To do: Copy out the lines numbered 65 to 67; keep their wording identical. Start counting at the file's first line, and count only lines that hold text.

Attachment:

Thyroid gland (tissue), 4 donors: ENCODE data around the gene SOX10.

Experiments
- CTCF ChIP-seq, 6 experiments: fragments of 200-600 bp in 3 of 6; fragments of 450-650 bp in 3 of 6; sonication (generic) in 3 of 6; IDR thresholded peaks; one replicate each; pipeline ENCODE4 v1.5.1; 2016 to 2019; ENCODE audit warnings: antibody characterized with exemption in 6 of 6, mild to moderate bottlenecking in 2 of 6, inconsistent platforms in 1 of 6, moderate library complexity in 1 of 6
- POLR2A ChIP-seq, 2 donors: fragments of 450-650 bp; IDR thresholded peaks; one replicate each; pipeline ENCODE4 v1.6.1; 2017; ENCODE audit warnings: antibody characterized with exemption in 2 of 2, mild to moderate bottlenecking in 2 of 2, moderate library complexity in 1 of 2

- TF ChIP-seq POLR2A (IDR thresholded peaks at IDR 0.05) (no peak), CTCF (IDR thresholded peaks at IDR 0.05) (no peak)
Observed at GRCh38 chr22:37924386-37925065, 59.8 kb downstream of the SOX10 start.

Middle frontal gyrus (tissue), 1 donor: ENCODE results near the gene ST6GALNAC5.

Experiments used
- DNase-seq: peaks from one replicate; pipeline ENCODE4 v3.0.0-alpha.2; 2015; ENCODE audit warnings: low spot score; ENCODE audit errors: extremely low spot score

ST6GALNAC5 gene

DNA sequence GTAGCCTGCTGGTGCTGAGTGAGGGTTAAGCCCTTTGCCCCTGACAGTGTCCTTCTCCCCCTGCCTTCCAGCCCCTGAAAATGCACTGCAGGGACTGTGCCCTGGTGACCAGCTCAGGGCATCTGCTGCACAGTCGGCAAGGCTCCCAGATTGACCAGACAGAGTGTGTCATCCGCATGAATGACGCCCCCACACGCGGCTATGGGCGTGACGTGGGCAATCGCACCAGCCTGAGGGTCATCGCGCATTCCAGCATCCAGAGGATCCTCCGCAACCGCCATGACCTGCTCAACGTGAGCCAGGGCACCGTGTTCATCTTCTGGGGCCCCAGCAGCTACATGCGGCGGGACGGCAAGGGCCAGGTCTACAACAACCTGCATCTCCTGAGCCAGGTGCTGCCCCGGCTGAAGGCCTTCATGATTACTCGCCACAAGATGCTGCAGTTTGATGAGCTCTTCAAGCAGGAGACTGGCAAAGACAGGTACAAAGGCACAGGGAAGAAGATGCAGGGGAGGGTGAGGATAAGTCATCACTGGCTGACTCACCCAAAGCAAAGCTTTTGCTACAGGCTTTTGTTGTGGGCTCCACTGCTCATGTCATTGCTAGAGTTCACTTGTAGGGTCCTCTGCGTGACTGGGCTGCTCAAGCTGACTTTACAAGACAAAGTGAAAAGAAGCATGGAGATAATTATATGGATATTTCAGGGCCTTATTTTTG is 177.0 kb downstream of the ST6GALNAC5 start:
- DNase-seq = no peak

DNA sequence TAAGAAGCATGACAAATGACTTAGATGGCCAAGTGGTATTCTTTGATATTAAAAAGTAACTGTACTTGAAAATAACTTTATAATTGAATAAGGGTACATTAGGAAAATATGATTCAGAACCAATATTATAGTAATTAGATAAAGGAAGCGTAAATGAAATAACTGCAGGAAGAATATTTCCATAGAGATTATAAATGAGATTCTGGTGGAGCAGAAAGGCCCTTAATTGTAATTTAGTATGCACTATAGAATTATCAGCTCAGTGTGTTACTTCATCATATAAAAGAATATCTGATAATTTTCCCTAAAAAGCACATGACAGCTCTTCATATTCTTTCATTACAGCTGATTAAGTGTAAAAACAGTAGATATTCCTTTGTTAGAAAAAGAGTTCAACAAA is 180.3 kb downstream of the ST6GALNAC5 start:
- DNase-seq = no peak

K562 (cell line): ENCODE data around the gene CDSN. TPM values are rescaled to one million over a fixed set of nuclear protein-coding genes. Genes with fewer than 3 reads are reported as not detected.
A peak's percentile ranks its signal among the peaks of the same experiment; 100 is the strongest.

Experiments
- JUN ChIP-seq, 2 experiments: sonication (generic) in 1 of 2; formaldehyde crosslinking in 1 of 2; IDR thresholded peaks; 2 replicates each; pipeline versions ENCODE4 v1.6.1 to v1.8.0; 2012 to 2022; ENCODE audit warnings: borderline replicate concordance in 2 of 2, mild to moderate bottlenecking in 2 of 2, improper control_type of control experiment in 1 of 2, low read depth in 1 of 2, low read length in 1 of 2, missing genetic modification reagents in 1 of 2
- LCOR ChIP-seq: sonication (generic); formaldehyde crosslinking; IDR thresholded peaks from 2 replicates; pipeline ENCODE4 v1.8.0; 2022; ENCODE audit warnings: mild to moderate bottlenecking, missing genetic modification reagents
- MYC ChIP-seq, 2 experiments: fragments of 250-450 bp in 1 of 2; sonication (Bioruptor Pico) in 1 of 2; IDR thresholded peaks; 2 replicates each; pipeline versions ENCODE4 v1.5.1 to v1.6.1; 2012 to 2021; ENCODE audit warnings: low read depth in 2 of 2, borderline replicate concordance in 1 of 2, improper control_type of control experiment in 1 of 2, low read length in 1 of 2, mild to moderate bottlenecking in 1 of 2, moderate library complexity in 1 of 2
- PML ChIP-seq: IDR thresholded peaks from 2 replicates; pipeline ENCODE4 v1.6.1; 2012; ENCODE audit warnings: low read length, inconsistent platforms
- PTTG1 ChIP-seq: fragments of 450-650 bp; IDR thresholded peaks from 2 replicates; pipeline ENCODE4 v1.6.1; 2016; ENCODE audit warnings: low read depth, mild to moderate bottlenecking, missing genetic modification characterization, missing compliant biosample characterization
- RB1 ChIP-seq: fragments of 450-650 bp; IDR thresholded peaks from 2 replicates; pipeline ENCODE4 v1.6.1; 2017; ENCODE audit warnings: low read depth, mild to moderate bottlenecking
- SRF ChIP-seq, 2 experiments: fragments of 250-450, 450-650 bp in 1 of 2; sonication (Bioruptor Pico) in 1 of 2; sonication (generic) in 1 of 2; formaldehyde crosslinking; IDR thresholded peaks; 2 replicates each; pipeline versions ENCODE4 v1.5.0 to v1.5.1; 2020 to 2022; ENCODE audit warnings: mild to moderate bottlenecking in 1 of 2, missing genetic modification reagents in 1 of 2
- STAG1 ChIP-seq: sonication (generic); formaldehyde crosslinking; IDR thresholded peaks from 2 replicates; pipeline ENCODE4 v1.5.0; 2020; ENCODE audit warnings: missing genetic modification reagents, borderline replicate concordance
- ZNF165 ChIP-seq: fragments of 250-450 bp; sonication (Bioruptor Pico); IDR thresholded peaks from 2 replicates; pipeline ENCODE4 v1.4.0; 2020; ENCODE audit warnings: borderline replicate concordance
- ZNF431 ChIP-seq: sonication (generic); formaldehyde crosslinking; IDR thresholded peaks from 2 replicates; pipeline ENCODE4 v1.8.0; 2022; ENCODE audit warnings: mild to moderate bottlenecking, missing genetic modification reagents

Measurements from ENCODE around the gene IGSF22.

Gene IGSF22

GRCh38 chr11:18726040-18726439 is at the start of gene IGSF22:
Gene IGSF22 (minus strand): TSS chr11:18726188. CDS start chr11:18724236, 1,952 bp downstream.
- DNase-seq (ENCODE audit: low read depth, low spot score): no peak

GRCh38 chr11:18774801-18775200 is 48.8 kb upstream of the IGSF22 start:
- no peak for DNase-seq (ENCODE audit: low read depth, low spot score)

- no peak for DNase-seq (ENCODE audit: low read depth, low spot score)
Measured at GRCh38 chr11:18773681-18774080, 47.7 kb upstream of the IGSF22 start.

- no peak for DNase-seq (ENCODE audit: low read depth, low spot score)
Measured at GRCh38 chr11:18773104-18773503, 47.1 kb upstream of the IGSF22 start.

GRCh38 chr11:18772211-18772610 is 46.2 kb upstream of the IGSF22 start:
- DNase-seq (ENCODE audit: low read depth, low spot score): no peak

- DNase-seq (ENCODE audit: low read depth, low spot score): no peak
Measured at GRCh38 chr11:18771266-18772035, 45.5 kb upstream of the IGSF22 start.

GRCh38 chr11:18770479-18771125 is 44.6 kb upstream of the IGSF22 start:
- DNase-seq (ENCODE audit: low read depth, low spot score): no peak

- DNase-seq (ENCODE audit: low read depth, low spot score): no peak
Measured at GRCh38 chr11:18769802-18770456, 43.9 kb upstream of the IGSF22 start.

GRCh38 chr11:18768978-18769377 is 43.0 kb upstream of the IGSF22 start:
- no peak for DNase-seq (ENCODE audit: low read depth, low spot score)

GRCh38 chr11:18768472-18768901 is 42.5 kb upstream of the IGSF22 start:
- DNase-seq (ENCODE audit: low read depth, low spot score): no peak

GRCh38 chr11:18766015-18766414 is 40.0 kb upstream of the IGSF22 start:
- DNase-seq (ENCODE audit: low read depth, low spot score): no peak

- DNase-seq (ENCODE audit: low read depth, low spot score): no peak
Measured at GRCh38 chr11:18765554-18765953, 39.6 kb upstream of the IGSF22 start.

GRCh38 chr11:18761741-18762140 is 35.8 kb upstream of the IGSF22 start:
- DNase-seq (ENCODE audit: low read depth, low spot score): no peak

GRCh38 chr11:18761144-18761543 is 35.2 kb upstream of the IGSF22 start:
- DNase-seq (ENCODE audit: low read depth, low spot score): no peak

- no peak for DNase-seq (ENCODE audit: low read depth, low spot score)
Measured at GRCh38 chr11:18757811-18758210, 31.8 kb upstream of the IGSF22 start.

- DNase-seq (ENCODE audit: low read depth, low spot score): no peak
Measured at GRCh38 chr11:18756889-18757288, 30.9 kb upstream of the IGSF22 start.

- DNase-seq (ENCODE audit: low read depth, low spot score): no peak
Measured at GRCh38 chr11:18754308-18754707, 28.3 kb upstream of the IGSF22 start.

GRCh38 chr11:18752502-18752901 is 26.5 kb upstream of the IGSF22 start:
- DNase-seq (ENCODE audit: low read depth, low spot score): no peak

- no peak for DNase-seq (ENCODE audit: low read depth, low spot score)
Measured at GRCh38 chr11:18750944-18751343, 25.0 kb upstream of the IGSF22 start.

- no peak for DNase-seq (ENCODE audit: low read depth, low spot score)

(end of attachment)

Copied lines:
GRCh38 chr11:18752502-18752901 is 26.5 kb upstream of the IGSF22 start:
- DNase-seq (ENCODE audit: low read depth, low spot score): no peak

- no peak for DNase-seq (ENCODE audit: low read depth, low spot score)